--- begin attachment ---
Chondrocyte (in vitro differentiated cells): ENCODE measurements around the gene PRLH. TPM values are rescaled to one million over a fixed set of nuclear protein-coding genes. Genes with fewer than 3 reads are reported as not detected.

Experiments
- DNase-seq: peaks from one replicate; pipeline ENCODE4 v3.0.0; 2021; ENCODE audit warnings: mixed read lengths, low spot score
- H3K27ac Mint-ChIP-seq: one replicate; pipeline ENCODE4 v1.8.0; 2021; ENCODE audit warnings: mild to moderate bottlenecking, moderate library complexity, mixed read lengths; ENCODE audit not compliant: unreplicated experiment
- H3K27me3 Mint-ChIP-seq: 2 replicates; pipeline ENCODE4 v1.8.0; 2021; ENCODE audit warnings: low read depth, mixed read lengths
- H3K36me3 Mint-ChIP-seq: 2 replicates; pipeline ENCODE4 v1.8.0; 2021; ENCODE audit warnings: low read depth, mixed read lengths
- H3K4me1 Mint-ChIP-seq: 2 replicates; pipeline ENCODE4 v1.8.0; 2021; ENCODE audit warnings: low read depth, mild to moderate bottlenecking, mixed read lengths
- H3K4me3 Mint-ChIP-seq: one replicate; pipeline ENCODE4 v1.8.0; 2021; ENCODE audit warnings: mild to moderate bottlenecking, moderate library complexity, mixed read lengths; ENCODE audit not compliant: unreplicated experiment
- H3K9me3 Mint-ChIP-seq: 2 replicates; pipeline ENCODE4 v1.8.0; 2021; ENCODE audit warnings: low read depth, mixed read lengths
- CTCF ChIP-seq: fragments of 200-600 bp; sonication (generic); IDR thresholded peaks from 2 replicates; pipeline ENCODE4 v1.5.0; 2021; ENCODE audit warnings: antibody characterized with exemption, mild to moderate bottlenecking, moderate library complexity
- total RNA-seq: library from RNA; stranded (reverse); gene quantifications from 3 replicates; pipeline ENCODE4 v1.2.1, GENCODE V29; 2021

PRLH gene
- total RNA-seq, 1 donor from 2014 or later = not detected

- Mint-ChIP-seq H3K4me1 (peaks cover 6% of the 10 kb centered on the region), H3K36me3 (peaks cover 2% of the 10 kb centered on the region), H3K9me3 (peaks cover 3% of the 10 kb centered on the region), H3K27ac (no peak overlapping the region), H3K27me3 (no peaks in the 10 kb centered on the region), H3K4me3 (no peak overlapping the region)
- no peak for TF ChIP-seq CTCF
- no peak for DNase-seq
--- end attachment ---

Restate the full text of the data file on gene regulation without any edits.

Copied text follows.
Chondrocyte (in vitro differentiated cells): ENCODE measurements around the gene PRLH. TPM values are rescaled to one million over a fixed set of nuclear protein-coding genes. Genes with fewer than 3 reads are reported as not detected.

Experiments
- DNase-seq: peaks from one replicate; pipeline ENCODE4 v3.0.0; 2021; ENCODE audit warnings: mixed read lengths, low spot score
- H3K27ac Mint-ChIP-seq: one replicate; pipeline ENCODE4 v1.8.0; 2021; ENCODE audit warnings: mild to moderate bottlenecking, moderate library complexity, mixed read lengths; ENCODE audit not compliant: unreplicated experiment
- H3K27me3 Mint-ChIP-seq: 2 replicates; pipeline ENCODE4 v1.8.0; 2021; ENCODE audit warnings: low read depth, mixed read lengths
- H3K36me3 Mint-ChIP-seq: 2 replicates; pipeline ENCODE4 v1.8.0; 2021; ENCODE audit warnings: low read depth, mixed read lengths
- H3K4me1 Mint-ChIP-seq: 2 replicates; pipeline ENCODE4 v1.8.0; 2021; ENCODE audit warnings: low read depth, mild to moderate bottlenecking, mixed read lengths
- H3K4me3 Mint-ChIP-seq: one replicate; pipeline ENCODE4 v1.8.0; 2021; ENCODE audit warnings: mild to moderate bottlenecking, moderate library complexity, mixed read lengths; ENCODE audit not compliant: unreplicated experiment
- H3K9me3 Mint-ChIP-seq: 2 replicates; pipeline ENCODE4 v1.8.0; 2021; ENCODE audit warnings: low read depth, mixed read lengths
- CTCF ChIP-seq: fragments of 200-600 bp; sonication (generic); IDR thresholded peaks from 2 replicates; pipeline ENCODE4 v1.5.0; 2021; ENCODE audit warnings: antibody characterized with exemption, mild to moderate bottlenecking, moderate library complexity
- total RNA-seq: library from RNA; stranded (reverse); gene quantifications from 3 replicates; pipeline ENCODE4 v1.2.1, GENCODE V29; 2021

PRLH gene
- total RNA-seq, 1 donor from 2014 or later = not detected

- Mint-ChIP-seq H3K4me1 (peaks cover 6% of the 10 kb centered on the region), H3K36me3 (peaks cover 2% of the 10 kb centered on the region), H3K9me3 (peaks cover 3% of the 10 kb centered on the region), H3K27ac (no peak overlapping the region), H3K27me3 (no peaks in the 10 kb centered on the region), H3K4me3 (no peak overlapping the region)
- no peak for TF ChIP-seq CTCF
- no peak for DNase-seq